• End anticompetitive practices that increase the price of prescription drugs, such as loopholes in regulations that allow them to refuse to provide samples or share important information about how to distribute a drug safely.
  • Develop best models of care to address disparities in maternal and infant mortality and address the shortage of maternity care health professionals, including nurses, midwives, and obstetricians, in underserved rural and urban areas.
  • End the sale of junk insurance policies that eliminate existing protections for consumers.
  • Create incentives for employers and insurers to expand new payment models.
  • Invest in the Veterans Health Administration.  Klobuchar will direct the VHA to use data on private care usage only as a means to help guide investments in its own growth, not as a way to further privatize its core functions.
  • Eliminate the Trump Administration guidance that provides states more flexibility to increase insurance costs for sicker people and shift premium subsidies away from low-income enrollees.
  • Direct HHS to revise its current regulations for defining Health Professional Shortage areas to include VHA facilities.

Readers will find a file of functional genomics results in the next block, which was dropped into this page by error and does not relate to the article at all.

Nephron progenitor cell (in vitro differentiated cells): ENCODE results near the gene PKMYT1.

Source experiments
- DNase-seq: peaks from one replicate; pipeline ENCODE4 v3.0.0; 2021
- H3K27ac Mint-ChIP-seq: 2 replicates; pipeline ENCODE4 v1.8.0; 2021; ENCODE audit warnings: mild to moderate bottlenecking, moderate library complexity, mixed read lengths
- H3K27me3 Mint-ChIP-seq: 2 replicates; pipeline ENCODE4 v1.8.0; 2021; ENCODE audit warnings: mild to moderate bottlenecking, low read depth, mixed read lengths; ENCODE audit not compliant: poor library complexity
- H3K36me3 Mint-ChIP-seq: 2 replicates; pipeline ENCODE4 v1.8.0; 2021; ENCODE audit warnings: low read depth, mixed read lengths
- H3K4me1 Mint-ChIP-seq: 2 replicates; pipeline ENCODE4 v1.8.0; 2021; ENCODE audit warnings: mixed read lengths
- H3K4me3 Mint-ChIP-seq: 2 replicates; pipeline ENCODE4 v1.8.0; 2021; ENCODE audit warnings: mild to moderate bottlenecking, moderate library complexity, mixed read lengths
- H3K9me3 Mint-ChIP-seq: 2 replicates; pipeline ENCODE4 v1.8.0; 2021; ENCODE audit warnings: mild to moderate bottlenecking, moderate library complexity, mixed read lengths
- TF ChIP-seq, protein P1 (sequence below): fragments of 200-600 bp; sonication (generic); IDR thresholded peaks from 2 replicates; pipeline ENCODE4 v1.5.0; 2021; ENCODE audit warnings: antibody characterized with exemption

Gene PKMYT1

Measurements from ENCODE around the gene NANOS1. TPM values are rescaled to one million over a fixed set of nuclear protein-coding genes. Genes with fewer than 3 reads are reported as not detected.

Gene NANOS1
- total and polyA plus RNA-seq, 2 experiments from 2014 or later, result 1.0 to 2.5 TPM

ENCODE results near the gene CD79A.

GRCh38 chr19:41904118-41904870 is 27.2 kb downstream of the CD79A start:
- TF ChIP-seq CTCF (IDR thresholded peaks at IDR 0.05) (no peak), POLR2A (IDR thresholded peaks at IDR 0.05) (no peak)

• Ensure funding for Planned Parenthood, end the global and domestic gag rules, and fight for legislation that codifies Roe v. Wade and protects women’s reproductive rights
  • Reassessthe granting of Medicaid waivers for states that wish to privatize the program and impose discriminatory work requirements.
  • Expand investments in veterans telehealth services to ensure rural veterans have access to medical professionals, especially for mental health services.
  • Strengthen the National Science Foundation and National Institutes of Health,ensure that research decisions are being made by researchers and scientists, not politicians, and bolster research at the National Institutes of Health and research into cancer, including breast cancer.[1]

As you can see, Klobuchar’s health plan is quite ambitious, recognizing the many problems that exist in the America’s health care delivery system.  The goal is universal coverage, which will be achieved through a mixed model based on expanding existing federal programs, such as Medicare and Medicaid, and continuing with private health insurance.  Because it’s an incremental approach, it does address specific problems, but does not lead to a total reform of the health care system. 

Although Klobuchar does not provide a cost estimate to achieve this plan, to pay for it she would “increase the income tax rates for the top two brackets to the rates that were in place before the 2017 Republican tax law, further raise the income tax rate for the highest tax bracket and implement prescription drug reforms.”  It’s notable that while Klobuchar goes after high earning individuals, it’s unclear if raising their taxes will pay for the $1 trillion or more a year needed to sustain these costs.